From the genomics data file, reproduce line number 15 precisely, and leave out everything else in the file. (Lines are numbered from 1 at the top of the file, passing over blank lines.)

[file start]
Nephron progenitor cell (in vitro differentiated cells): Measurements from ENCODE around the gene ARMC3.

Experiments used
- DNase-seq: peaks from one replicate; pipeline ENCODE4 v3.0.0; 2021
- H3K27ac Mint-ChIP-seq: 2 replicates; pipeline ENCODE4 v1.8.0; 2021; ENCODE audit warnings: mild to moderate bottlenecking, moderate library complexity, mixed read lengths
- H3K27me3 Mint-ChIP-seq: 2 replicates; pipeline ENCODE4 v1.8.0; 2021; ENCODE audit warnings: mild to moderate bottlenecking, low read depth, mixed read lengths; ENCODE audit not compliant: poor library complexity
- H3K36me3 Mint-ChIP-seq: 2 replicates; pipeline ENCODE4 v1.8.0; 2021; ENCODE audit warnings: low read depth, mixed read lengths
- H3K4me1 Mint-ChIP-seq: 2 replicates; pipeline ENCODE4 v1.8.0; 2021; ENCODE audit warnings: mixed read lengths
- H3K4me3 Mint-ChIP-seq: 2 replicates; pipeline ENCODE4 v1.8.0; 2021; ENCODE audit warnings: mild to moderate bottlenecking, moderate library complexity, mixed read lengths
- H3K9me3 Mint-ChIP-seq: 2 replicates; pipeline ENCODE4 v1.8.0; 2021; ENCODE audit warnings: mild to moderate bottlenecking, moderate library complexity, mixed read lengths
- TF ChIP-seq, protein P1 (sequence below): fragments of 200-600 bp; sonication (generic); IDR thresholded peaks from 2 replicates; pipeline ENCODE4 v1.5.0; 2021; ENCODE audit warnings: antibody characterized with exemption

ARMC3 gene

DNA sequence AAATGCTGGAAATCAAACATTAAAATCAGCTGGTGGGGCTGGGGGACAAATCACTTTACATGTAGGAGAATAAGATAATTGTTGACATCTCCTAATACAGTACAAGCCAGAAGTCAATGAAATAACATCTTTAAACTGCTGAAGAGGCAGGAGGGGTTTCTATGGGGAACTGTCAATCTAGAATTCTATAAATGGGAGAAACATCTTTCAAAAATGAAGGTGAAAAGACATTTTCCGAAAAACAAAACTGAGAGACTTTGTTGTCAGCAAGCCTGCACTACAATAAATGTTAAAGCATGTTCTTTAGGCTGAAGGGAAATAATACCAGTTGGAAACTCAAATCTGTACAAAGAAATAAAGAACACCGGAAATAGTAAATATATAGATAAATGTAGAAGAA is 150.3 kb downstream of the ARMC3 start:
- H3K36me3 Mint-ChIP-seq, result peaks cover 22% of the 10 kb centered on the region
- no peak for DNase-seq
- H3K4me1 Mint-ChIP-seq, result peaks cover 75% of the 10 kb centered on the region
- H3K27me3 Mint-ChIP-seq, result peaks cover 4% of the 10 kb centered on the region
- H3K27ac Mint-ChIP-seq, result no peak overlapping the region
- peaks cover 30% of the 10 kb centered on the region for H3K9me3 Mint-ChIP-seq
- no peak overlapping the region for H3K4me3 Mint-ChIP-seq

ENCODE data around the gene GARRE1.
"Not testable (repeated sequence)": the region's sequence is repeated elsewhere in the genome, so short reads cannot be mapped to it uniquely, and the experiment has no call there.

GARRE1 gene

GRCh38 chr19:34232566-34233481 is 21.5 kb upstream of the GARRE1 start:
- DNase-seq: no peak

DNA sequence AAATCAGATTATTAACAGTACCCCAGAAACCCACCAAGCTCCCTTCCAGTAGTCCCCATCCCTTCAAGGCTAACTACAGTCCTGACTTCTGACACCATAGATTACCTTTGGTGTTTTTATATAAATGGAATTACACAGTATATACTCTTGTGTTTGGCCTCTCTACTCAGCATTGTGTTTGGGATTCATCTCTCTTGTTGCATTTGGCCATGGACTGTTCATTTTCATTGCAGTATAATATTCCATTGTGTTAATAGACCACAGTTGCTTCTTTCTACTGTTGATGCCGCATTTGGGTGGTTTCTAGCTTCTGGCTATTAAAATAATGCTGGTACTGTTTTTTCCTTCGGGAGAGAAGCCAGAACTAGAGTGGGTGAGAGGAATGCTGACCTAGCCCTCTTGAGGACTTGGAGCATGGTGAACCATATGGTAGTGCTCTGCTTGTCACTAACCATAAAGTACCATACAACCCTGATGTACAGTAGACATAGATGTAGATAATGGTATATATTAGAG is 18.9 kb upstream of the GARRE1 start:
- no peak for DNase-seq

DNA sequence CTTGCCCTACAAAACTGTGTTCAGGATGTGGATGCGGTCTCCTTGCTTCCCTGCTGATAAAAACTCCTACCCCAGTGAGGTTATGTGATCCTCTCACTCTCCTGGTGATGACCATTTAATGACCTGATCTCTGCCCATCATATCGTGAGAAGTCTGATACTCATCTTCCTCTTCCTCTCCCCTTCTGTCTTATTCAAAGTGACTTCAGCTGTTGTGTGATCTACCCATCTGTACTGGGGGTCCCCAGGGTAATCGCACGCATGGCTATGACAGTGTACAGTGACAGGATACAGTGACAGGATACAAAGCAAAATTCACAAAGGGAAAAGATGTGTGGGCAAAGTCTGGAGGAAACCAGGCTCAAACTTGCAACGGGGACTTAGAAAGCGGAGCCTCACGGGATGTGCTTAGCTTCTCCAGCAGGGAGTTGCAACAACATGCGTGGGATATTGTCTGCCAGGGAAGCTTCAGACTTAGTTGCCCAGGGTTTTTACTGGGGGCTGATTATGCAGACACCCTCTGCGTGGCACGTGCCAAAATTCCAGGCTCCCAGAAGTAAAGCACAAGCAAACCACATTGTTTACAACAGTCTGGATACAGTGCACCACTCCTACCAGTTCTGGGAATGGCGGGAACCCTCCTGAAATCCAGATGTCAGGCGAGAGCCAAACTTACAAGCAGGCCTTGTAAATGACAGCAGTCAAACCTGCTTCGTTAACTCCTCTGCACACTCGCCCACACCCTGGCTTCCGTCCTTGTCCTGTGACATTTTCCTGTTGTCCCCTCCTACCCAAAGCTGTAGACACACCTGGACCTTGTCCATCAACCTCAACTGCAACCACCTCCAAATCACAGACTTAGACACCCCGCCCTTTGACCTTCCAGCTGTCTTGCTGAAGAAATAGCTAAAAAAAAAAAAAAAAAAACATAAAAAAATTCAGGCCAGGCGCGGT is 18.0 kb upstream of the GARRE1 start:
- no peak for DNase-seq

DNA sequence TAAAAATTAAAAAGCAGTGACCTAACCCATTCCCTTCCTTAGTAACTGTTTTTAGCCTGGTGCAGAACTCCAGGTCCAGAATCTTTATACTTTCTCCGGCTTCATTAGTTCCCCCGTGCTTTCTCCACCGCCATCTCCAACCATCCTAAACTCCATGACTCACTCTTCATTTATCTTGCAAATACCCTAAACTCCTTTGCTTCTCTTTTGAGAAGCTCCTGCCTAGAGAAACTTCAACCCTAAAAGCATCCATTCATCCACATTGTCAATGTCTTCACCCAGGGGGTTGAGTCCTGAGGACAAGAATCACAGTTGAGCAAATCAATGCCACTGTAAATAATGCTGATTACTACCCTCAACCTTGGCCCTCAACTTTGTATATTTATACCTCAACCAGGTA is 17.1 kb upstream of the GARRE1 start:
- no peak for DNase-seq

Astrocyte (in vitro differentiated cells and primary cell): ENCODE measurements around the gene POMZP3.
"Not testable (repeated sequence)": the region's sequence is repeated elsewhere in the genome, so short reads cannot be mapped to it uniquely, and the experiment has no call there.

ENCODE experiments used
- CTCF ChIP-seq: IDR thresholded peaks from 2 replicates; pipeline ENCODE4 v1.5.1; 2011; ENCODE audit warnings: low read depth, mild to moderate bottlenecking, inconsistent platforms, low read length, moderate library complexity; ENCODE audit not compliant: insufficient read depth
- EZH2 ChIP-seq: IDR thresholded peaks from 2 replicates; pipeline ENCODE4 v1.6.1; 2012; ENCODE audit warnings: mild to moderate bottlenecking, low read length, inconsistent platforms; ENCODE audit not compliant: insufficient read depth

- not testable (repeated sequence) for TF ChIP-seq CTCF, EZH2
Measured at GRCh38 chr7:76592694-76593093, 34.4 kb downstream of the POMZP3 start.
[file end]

- H3K4me1 Mint-ChIP-seq, result peaks cover 75% of the 10 kb centered on the region